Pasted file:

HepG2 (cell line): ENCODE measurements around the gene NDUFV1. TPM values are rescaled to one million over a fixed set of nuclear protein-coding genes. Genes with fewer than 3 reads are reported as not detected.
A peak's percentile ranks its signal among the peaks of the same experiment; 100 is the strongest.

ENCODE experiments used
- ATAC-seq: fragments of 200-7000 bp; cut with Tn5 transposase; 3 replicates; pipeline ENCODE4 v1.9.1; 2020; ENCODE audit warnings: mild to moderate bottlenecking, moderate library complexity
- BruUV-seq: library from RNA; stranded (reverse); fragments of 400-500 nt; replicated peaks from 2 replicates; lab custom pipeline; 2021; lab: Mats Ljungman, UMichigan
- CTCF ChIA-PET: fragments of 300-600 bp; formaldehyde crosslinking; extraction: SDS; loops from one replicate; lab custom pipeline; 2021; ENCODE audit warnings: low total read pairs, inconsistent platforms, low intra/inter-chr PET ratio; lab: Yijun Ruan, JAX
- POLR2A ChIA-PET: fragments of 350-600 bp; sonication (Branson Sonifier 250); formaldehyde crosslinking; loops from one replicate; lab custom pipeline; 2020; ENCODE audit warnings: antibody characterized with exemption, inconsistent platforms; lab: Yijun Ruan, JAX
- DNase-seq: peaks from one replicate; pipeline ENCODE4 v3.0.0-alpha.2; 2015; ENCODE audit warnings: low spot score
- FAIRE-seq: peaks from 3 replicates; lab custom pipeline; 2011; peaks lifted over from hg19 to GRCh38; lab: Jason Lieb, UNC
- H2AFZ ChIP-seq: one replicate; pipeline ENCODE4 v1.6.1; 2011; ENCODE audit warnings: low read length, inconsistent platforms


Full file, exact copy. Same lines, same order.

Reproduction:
HepG2 (cell line): ENCODE measurements around the gene NDUFV1. TPM values are rescaled to one million over a fixed set of nuclear protein-coding genes. Genes with fewer than 3 reads are reported as not detected.
A peak's percentile ranks its signal among the peaks of the same experiment; 100 is the strongest.

ENCODE experiments used
- ATAC-seq: fragments of 200-7000 bp; cut with Tn5 transposase; 3 replicates; pipeline ENCODE4 v1.9.1; 2020; ENCODE audit warnings: mild to moderate bottlenecking, moderate library complexity
- BruUV-seq: library from RNA; stranded (reverse); fragments of 400-500 nt; replicated peaks from 2 replicates; lab custom pipeline; 2021; lab: Mats Ljungman, UMichigan
- CTCF ChIA-PET: fragments of 300-600 bp; formaldehyde crosslinking; extraction: SDS; loops from one replicate; lab custom pipeline; 2021; ENCODE audit warnings: low total read pairs, inconsistent platforms, low intra/inter-chr PET ratio; lab: Yijun Ruan, JAX
- POLR2A ChIA-PET: fragments of 350-600 bp; sonication (Branson Sonifier 250); formaldehyde crosslinking; loops from one replicate; lab custom pipeline; 2020; ENCODE audit warnings: antibody characterized with exemption, inconsistent platforms; lab: Yijun Ruan, JAX
- DNase-seq: peaks from one replicate; pipeline ENCODE4 v3.0.0-alpha.2; 2015; ENCODE audit warnings: low spot score
- FAIRE-seq: peaks from 3 replicates; lab custom pipeline; 2011; peaks lifted over from hg19 to GRCh38; lab: Jason Lieb, UNC
- H2AFZ ChIP-seq: one replicate; pipeline ENCODE4 v1.6.1; 2011; ENCODE audit warnings: low read length, inconsistent platforms